Boosting the effects of a curriculum based injury prevention program through a school connectedness intervention : final report to NRMA-ACT Road Safety Trust
Chapman, Rebekah, Buckley, Lisa, & Sheehan, Mary (2011) Boosting the effects of a curriculum based injury prevention program through a school connectedness intervention : final report to NRMA-ACT Road Safety Trust. NRMA-ACT Road Safety Trust.
Injury is the leading cause of death among young people (AIHW, 2008). A primary contributing factor to injury among adolescents is risk taking behaviour, including road related risks such as risky bicycle and motorcycle use and riding with dangerous or drink-drivers.
Injury rates increase dramatically throughout adolescence, at the same time as adolescents are becoming more involved in risk taking behaviour. Also throughout this period, adolescents‟ connectedness to school is decreasing (Monahan, Oesterle & Hawkins, 2010; Whitlock, 2004). School connectedness refers to „the extent to which students feel personally accepted, respected, included, and supported by others in the school‟ (Goodenow, 1993, p. 80), and has been repeatedly shown to be a critical protective factor in adolescent development. For example, school connectedness has been shown to be associated with decreased risk taking behaviour, including violence and alcohol and other drug use (e.g., Resnick et al., 1997), as well as with decreased transport risk taking and vehicle related injuries (Chapman et al., accepted April 2011).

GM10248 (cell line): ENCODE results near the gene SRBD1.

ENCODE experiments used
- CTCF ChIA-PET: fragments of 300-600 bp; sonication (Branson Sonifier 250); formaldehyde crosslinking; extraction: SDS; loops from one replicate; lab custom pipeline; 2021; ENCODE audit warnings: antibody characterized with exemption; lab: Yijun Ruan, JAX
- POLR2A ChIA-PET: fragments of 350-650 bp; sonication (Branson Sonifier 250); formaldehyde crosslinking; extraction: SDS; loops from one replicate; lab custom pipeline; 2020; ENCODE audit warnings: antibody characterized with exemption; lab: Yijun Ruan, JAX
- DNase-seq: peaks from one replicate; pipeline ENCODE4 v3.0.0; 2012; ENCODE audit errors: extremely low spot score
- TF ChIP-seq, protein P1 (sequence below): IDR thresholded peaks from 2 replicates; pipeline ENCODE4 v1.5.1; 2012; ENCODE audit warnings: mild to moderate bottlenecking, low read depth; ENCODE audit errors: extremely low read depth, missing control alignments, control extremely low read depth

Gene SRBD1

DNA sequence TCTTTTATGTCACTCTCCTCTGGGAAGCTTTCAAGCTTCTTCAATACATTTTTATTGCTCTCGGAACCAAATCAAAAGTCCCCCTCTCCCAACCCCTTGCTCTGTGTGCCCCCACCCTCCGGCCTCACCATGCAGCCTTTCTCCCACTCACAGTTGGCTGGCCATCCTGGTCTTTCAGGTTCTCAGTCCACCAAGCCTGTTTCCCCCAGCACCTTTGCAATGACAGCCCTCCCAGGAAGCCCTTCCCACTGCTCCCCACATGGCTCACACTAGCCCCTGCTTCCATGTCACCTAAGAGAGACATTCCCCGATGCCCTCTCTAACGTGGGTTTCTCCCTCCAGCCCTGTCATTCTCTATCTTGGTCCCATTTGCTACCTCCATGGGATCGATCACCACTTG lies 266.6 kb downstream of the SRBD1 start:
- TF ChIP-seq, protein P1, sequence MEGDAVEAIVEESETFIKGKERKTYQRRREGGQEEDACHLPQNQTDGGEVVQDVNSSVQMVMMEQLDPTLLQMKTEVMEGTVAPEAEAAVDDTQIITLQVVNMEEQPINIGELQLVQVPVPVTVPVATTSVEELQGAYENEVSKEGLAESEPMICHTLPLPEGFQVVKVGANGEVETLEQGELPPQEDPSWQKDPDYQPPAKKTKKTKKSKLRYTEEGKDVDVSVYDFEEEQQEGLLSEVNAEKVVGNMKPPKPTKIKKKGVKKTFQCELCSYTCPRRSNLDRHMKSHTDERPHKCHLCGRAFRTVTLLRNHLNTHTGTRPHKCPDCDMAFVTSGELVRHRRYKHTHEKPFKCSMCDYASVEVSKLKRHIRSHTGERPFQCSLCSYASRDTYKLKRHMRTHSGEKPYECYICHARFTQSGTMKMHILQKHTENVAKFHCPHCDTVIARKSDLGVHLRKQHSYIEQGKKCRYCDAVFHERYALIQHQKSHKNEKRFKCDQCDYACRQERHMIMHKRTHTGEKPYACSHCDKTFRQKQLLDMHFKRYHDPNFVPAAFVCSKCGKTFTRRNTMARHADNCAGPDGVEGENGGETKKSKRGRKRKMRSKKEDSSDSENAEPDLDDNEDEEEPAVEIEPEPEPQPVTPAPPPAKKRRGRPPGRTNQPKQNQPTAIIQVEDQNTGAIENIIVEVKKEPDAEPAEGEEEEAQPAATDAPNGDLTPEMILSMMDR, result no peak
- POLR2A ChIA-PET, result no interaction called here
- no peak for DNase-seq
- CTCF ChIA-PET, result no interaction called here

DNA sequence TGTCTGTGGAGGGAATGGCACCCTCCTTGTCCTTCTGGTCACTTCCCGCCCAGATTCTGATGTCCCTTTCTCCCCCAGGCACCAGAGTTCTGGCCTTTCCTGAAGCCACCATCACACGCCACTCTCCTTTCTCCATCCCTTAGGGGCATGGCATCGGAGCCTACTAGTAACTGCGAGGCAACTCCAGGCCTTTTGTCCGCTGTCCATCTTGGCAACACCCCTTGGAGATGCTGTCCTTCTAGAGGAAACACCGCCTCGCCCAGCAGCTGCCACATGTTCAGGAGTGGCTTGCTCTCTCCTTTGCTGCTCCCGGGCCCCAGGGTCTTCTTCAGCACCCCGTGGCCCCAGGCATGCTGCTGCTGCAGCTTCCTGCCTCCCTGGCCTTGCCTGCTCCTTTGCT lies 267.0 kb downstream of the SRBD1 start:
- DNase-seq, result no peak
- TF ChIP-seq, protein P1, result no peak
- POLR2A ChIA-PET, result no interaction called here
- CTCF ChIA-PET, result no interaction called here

This project involved the pilot evaluation of a school connectedness intervention (a professional development program for teachers) to reduce adolescent risk taking behaviour and injury. This intervention has been developed for use as a component of the Skills for Preventing Injury in Youth (SPIY) curriculum based injury prevention program for early adolescents.
The objectives of this research were to:
Implement a trial School Connectedness intervention (professional development program for teachers) in ACT high schools, and evaluate using comparison high schools.
Determine whether the School Connectedness program impacts on adolescent risk taking behaviour and associated injuries (particularly transport risks and injuries).
Evaluate the process effectiveness of the School Connectedness program.
Impact and interest:
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|Keywords:||curriculum, injury prevention, school connectedness|
|Subjects:||Australian and New Zealand Standard Research Classification > MEDICAL AND HEALTH SCIENCES (110000) > PUBLIC HEALTH AND HEALTH SERVICES (111700)|
|Divisions:||Current > Research Centres > Centre for Accident Research & Road Safety - Qld (CARRS-Q)
Current > QUT Faculties and Divisions > Faculty of Health
Current > Institutes > Institute of Health and Biomedical Innovation
Current > Schools > School of Psychology & Counselling
|Copyright Owner:||Copyright 2011 [please consult the author]|
|Deposited On:||21 Oct 2014 01:23|
|Last Modified:||22 Oct 2014 01:09|
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